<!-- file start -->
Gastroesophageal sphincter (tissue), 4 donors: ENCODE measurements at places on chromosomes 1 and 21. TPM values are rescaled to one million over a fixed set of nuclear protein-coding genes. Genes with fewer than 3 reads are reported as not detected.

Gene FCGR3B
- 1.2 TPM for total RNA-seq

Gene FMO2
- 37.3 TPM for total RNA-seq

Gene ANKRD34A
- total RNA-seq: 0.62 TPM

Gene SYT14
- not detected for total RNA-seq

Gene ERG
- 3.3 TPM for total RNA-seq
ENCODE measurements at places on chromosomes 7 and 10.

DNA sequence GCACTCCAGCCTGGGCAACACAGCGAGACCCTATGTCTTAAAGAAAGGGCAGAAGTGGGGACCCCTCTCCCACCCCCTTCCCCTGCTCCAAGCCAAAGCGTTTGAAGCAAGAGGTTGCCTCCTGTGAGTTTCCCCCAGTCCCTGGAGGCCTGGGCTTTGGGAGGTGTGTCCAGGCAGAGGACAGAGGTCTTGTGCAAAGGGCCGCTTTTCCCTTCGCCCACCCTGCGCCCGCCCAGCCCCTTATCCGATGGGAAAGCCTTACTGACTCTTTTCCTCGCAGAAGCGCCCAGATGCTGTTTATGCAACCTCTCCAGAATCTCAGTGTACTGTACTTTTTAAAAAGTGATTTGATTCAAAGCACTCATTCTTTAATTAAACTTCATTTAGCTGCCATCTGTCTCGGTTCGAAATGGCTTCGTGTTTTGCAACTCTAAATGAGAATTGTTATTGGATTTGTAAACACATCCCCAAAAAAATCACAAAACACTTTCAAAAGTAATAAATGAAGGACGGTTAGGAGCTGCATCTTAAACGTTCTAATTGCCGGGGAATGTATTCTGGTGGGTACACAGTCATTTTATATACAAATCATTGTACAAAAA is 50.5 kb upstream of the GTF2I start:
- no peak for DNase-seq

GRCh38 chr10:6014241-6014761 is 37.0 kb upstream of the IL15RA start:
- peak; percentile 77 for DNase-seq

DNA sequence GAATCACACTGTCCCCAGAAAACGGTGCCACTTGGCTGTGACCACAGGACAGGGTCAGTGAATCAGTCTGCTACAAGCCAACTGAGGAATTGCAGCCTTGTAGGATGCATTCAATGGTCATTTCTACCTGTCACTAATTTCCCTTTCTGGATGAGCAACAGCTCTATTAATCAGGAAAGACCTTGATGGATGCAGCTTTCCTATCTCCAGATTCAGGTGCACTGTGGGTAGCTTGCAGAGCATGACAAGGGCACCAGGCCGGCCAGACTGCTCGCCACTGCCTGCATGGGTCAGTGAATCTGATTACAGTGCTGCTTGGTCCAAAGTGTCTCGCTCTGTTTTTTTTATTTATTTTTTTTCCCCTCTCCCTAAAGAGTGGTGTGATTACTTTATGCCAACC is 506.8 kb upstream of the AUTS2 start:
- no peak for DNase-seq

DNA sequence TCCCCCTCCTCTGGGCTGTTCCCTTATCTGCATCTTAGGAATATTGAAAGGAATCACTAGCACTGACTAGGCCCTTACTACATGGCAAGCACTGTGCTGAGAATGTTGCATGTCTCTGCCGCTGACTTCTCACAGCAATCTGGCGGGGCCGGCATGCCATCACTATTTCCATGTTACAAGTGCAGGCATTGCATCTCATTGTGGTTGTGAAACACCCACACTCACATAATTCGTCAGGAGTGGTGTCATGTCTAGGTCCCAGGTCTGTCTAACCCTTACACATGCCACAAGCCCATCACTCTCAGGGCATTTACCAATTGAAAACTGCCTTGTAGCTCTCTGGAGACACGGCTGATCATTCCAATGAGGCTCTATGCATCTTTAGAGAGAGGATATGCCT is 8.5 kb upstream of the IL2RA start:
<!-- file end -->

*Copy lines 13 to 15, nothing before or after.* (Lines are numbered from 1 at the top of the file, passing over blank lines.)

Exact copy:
DNA sequence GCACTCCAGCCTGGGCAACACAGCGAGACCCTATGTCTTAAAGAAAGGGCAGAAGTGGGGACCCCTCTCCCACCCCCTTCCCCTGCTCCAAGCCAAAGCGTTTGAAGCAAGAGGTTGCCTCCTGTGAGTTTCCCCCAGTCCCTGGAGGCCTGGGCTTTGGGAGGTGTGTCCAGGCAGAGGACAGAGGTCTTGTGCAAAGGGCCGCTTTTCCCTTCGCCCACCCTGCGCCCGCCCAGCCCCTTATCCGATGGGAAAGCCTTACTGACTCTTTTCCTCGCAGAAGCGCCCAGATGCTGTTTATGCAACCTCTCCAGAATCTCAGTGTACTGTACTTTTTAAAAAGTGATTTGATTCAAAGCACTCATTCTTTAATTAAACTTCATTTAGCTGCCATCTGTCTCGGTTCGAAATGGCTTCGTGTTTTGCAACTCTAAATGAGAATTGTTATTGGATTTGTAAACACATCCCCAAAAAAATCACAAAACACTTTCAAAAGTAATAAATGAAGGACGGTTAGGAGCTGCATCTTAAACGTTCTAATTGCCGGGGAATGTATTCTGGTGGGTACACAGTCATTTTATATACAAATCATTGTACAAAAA is 50.5 kb upstream of the GTF2I start:
- no peak for DNase-seq

GRCh38 chr10:6014241-6014761 is 37.0 kb upstream of the IL15RA start: